An Introduction to Bankroll Management in Daily Fantasy Football
"If it ain't about the money, ain't no use in you ringin' my line, stop wastin' my time."
This line would seem to indicate that T.I. is your go-to guy when it comes to managing your bankroll in daily fantasy sports. He clearly has no interest in doling out thoughts on stacking, paying up at running back, or selecting kickers. He's all about the money.
I would beg to differ. In the same song ("About the Money", for those of you who don't obsess over mediocre hip hop like I do), Young Thug says something that can act as a red flag when it comes to bankroll management: "And my bankroll got a big dip. She gon' bring it on a big ship."
To me, this seems as though Young Thug is considering chasing his losses. After his bankroll dips, he quickly transitions to talking about a large aquatic vehicle.
Don't be like Young Thug. Don't chase your losses in daily fantasy. Let's go through some ways you can avoid doing so in order to get the most enjoyment out of this sweet activity as possible. Preferably without said dip in bankroll.
If you've read our piece on bankroll management for low-volume players, you can skim past this part. It's just important to define bankroll before diving into the rest of the article.
Bankroll isn't the amount of money that you have in your accounts on various daily fantasy sites. Rather, it is the amount of money you'd be willing to dedicate to daily fantasy at a given time. If you have $100 in your account, but you would be willing to deposit an additional $200 at that time, then your bankroll should actually be considered $300. If the total in your account is the exact amount that you'd be willing to spend, then you should consider that your bankroll.
Although I wouldn't recommend it, there are some who will have more money in their account than they are willing to use. If you have that same $100 in your account, but you're only willing to devote $80 of it to daily fantasy, then your bankroll should actually be considered to be $80. It's not likely a wise strategy, but it should be noted regardless.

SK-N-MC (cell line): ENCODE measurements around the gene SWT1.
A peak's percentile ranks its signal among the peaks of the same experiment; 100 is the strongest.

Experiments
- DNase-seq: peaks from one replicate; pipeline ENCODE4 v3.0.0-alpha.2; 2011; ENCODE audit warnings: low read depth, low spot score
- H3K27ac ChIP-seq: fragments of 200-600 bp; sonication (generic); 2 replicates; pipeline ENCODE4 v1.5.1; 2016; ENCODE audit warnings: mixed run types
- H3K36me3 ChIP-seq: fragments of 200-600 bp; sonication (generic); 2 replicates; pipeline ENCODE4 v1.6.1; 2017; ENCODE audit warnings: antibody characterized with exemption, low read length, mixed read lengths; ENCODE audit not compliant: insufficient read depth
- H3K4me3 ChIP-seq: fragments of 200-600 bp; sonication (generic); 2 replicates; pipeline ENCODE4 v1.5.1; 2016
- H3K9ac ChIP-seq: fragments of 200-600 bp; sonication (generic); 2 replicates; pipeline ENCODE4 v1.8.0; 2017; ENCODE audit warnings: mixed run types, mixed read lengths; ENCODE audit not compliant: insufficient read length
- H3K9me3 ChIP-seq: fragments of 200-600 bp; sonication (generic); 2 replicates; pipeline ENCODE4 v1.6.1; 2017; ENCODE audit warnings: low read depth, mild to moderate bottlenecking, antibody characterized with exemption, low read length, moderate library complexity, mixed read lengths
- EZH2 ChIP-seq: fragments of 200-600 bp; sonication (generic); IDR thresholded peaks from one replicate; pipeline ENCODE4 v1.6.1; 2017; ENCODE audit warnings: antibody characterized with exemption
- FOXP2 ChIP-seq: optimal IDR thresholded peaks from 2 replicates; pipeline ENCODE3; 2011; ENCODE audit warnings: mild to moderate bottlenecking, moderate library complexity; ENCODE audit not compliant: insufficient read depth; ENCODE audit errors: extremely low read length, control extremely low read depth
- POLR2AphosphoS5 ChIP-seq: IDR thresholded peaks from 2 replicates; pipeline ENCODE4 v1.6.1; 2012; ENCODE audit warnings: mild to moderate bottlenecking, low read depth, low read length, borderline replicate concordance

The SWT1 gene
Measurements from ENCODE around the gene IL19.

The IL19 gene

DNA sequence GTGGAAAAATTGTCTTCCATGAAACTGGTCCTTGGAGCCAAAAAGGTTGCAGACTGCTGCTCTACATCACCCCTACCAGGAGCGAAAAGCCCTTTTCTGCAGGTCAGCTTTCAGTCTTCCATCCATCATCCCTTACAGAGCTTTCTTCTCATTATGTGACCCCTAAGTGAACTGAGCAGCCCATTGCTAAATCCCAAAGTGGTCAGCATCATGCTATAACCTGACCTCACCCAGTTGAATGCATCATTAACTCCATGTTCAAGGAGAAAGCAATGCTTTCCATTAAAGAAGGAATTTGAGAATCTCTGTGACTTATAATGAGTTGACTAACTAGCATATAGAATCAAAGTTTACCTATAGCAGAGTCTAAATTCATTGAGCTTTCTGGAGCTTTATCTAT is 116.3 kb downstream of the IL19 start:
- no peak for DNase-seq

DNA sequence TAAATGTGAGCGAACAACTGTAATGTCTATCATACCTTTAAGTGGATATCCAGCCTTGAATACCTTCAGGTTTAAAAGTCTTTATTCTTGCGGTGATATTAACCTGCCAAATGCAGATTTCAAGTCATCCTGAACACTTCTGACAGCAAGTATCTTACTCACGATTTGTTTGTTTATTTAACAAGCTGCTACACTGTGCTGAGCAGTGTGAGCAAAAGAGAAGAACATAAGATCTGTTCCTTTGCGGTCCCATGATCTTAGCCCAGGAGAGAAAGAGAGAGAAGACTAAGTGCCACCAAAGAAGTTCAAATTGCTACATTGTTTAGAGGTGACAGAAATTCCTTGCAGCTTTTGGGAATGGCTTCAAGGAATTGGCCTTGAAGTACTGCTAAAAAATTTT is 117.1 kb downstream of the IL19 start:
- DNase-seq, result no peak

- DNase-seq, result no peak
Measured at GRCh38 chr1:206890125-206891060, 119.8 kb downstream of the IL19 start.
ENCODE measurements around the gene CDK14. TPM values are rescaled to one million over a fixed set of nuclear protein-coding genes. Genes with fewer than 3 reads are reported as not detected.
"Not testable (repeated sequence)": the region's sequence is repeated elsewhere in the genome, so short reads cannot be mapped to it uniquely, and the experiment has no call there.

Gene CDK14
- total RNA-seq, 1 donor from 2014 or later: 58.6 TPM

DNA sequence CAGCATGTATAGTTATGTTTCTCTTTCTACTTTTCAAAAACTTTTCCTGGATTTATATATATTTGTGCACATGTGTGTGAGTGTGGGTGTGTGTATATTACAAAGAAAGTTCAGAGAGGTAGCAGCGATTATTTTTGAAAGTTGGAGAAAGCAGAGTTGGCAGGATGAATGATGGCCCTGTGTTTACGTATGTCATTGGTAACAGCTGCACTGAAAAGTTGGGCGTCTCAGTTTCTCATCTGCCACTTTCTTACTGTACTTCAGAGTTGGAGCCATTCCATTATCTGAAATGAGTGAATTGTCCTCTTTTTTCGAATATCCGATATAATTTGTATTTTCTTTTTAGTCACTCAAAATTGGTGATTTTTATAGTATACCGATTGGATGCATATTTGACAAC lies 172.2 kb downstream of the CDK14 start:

To sum that up, from this point forward, bankroll shall be defined as, "The amount of money you are willing to dedicate to daily fantasy sports at any given time." Now, let's look into how you should be using said bankroll.
How Much Should You Be Playing at Any Given Time?
First, it's important to clear something up: you should be playing whatever amount you want to each week. Don't let some idiot like me send you in a direction you don't want to go. At the end of the day, you will need to formulate your own attack plan for handling your bankroll. This is more to help people who are looking for guidance on how to get started.
The general consensus for each slate you play is the 80-20-10 rule. This means you play 80 percent of your entry fees into cash games (50/50's and head-to-heads, where you only need to beat about half the field in order to cash) and 20 percent into tournaments (in which a smaller portion of the entrants win money, but the winnings increase the higher you finish in the standings). The 10 portion refers to using 10 percent of your bankroll for each slate (in the NFL's case, each week).
This is a great place to start as you're first diving in. However, as you get further into your experience with daily fantasy, you can obviously tailor things to your preferences and strengths. If you feel comfortable playing more than 10 percent of your bankroll on a particular slate, then you have every right to do so. From my own personal experience, though, I choose not to as I prefer not to inherit the risk associated with doing so.